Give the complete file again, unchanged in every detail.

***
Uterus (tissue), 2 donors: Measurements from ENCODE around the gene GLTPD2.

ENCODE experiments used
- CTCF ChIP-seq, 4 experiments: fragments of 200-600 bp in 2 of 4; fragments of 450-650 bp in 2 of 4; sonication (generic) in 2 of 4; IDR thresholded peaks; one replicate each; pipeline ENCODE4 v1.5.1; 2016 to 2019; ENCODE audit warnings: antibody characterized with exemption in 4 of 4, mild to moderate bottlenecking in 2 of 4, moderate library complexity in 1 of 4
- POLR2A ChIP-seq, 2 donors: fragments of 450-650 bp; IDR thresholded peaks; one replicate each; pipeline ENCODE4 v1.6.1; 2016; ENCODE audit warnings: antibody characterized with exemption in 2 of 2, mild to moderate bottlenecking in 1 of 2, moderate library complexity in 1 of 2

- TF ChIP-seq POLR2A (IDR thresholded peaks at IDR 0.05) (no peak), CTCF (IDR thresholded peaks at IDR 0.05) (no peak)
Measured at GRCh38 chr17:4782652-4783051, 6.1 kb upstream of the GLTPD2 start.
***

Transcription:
Uterus (tissue), 2 donors: Measurements from ENCODE around the gene GLTPD2.

ENCODE experiments used
- CTCF ChIP-seq, 4 experiments: fragments of 200-600 bp in 2 of 4; fragments of 450-650 bp in 2 of 4; sonication (generic) in 2 of 4; IDR thresholded peaks; one replicate each; pipeline ENCODE4 v1.5.1; 2016 to 2019; ENCODE audit warnings: antibody characterized with exemption in 4 of 4, mild to moderate bottlenecking in 2 of 4, moderate library complexity in 1 of 4
- POLR2A ChIP-seq, 2 donors: fragments of 450-650 bp; IDR thresholded peaks; one replicate each; pipeline ENCODE4 v1.6.1; 2016; ENCODE audit warnings: antibody characterized with exemption in 2 of 2, mild to moderate bottlenecking in 1 of 2, moderate library complexity in 1 of 2

- TF ChIP-seq POLR2A (IDR thresholded peaks at IDR 0.05) (no peak), CTCF (IDR thresholded peaks at IDR 0.05) (no peak)
Measured at GRCh38 chr17:4782652-4783051, 6.1 kb upstream of the GLTPD2 start.